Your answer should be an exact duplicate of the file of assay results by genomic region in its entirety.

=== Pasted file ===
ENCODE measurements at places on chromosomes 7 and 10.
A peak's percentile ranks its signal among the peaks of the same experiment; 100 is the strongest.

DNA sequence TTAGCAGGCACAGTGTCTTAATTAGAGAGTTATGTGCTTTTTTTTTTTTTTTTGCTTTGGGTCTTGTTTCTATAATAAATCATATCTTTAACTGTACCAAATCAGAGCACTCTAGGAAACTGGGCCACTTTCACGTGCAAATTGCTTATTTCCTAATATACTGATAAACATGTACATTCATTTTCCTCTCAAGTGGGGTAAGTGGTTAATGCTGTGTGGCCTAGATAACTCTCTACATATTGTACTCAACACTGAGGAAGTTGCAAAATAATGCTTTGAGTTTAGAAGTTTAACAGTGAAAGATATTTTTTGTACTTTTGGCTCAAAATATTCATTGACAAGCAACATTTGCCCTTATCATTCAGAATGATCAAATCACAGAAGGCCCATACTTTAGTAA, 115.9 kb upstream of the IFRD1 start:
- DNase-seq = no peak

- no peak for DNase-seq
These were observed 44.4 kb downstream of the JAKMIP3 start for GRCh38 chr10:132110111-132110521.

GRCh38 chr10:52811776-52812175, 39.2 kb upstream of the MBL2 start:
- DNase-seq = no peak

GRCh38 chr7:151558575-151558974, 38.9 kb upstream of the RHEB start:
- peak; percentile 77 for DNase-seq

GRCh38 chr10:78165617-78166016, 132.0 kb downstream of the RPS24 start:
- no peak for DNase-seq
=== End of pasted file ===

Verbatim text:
ENCODE measurements at places on chromosomes 7 and 10.
A peak's percentile ranks its signal among the peaks of the same experiment; 100 is the strongest.

DNA sequence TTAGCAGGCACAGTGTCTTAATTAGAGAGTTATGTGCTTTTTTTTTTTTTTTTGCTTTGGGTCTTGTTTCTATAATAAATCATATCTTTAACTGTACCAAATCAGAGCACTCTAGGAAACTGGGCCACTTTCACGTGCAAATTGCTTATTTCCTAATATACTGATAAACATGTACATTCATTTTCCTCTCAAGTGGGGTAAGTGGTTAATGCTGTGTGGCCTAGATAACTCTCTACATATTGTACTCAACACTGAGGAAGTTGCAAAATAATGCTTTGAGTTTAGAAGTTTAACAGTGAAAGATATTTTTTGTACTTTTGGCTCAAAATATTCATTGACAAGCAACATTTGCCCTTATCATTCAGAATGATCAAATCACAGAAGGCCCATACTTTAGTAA, 115.9 kb upstream of the IFRD1 start:
- DNase-seq = no peak

- no peak for DNase-seq
These were observed 44.4 kb downstream of the JAKMIP3 start for GRCh38 chr10:132110111-132110521.

GRCh38 chr10:52811776-52812175, 39.2 kb upstream of the MBL2 start:
- DNase-seq = no peak

GRCh38 chr7:151558575-151558974, 38.9 kb upstream of the RHEB start:
- peak; percentile 77 for DNase-seq

GRCh38 chr10:78165617-78166016, 132.0 kb downstream of the RPS24 start:
- no peak for DNase-seq